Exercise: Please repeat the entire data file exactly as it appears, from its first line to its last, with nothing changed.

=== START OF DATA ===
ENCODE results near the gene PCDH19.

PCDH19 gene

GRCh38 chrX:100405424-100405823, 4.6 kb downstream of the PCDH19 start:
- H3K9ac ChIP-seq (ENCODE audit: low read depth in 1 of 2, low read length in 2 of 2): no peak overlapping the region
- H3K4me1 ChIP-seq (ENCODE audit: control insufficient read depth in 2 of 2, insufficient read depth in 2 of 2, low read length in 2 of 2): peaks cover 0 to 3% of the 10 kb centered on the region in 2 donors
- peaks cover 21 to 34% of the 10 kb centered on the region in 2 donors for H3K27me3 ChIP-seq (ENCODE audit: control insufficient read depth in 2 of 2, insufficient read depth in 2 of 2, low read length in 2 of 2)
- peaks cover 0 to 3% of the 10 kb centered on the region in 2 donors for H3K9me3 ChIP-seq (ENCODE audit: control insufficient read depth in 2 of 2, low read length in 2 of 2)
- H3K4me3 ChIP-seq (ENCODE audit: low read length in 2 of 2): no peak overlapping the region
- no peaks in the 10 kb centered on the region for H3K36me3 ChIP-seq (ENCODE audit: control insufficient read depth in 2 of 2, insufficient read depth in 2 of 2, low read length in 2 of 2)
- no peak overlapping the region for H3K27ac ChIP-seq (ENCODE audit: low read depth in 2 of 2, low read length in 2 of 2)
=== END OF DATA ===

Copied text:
ENCODE results near the gene PCDH19.

PCDH19 gene

GRCh38 chrX:100405424-100405823, 4.6 kb downstream of the PCDH19 start:
- H3K9ac ChIP-seq (ENCODE audit: low read depth in 1 of 2, low read length in 2 of 2): no peak overlapping the region
- H3K4me1 ChIP-seq (ENCODE audit: control insufficient read depth in 2 of 2, insufficient read depth in 2 of 2, low read length in 2 of 2): peaks cover 0 to 3% of the 10 kb centered on the region in 2 donors
- peaks cover 21 to 34% of the 10 kb centered on the region in 2 donors for H3K27me3 ChIP-seq (ENCODE audit: control insufficient read depth in 2 of 2, insufficient read depth in 2 of 2, low read length in 2 of 2)
- peaks cover 0 to 3% of the 10 kb centered on the region in 2 donors for H3K9me3 ChIP-seq (ENCODE audit: control insufficient read depth in 2 of 2, low read length in 2 of 2)
- H3K4me3 ChIP-seq (ENCODE audit: low read length in 2 of 2): no peak overlapping the region
- no peaks in the 10 kb centered on the region for H3K36me3 ChIP-seq (ENCODE audit: control insufficient read depth in 2 of 2, insufficient read depth in 2 of 2, low read length in 2 of 2)
- no peak overlapping the region for H3K27ac ChIP-seq (ENCODE audit: low read depth in 2 of 2, low read length in 2 of 2)